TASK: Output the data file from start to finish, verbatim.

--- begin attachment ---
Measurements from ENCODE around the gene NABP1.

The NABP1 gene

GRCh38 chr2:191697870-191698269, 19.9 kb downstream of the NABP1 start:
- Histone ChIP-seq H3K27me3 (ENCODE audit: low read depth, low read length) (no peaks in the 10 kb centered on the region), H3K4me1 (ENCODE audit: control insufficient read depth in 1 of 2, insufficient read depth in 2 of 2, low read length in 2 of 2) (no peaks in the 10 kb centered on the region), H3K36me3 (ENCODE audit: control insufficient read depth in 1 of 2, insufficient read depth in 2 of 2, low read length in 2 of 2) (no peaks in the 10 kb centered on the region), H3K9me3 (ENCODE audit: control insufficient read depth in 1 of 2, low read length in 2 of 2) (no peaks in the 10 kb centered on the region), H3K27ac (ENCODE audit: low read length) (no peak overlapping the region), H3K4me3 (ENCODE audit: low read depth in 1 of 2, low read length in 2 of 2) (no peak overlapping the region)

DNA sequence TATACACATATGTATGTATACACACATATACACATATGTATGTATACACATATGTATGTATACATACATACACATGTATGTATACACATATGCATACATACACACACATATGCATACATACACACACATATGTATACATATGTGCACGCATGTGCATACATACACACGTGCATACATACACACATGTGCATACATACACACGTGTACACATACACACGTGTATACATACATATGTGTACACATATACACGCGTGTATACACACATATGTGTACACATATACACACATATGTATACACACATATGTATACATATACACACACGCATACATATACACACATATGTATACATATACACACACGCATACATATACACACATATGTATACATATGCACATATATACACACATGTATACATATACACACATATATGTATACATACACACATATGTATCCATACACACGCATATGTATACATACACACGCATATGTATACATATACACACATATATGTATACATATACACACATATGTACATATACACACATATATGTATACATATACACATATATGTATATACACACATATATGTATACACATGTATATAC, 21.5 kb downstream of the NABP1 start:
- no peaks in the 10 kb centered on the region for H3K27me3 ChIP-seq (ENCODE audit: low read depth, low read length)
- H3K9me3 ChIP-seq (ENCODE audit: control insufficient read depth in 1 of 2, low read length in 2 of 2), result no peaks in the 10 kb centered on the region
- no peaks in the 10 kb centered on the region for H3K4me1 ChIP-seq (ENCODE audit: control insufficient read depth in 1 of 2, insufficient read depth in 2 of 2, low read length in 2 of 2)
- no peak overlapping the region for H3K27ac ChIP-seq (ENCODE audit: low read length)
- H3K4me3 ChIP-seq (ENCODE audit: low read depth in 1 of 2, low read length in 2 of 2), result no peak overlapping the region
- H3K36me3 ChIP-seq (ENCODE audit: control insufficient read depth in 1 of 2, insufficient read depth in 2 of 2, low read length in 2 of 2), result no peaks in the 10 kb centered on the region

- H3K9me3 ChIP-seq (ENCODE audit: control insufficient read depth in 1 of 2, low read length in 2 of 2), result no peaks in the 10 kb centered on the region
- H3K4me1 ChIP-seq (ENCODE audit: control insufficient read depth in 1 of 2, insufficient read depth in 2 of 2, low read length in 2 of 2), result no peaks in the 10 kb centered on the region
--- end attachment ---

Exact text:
Measurements from ENCODE around the gene NABP1.

The NABP1 gene

GRCh38 chr2:191697870-191698269, 19.9 kb downstream of the NABP1 start:
- Histone ChIP-seq H3K27me3 (ENCODE audit: low read depth, low read length) (no peaks in the 10 kb centered on the region), H3K4me1 (ENCODE audit: control insufficient read depth in 1 of 2, insufficient read depth in 2 of 2, low read length in 2 of 2) (no peaks in the 10 kb centered on the region), H3K36me3 (ENCODE audit: control insufficient read depth in 1 of 2, insufficient read depth in 2 of 2, low read length in 2 of 2) (no peaks in the 10 kb centered on the region), H3K9me3 (ENCODE audit: control insufficient read depth in 1 of 2, low read length in 2 of 2) (no peaks in the 10 kb centered on the region), H3K27ac (ENCODE audit: low read length) (no peak overlapping the region), H3K4me3 (ENCODE audit: low read depth in 1 of 2, low read length in 2 of 2) (no peak overlapping the region)

DNA sequence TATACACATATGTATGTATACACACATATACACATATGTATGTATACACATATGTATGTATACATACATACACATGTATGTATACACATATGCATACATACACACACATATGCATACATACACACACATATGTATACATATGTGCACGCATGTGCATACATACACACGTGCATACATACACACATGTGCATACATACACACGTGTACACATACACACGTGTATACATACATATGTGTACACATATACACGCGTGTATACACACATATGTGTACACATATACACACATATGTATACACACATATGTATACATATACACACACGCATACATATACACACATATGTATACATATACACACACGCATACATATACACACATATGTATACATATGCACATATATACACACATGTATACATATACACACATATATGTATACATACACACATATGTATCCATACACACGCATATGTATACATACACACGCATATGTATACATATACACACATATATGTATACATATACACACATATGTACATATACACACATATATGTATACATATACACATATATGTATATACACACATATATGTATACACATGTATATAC, 21.5 kb downstream of the NABP1 start:
- no peaks in the 10 kb centered on the region for H3K27me3 ChIP-seq (ENCODE audit: low read depth, low read length)
- H3K9me3 ChIP-seq (ENCODE audit: control insufficient read depth in 1 of 2, low read length in 2 of 2), result no peaks in the 10 kb centered on the region
- no peaks in the 10 kb centered on the region for H3K4me1 ChIP-seq (ENCODE audit: control insufficient read depth in 1 of 2, insufficient read depth in 2 of 2, low read length in 2 of 2)
- no peak overlapping the region for H3K27ac ChIP-seq (ENCODE audit: low read length)
- H3K4me3 ChIP-seq (ENCODE audit: low read depth in 1 of 2, low read length in 2 of 2), result no peak overlapping the region
- H3K36me3 ChIP-seq (ENCODE audit: control insufficient read depth in 1 of 2, insufficient read depth in 2 of 2, low read length in 2 of 2), result no peaks in the 10 kb centered on the region

- H3K9me3 ChIP-seq (ENCODE audit: control insufficient read depth in 1 of 2, low read length in 2 of 2), result no peaks in the 10 kb centered on the region
- H3K4me1 ChIP-seq (ENCODE audit: control insufficient read depth in 1 of 2, insufficient read depth in 2 of 2, low read length in 2 of 2), result no peaks in the 10 kb centered on the region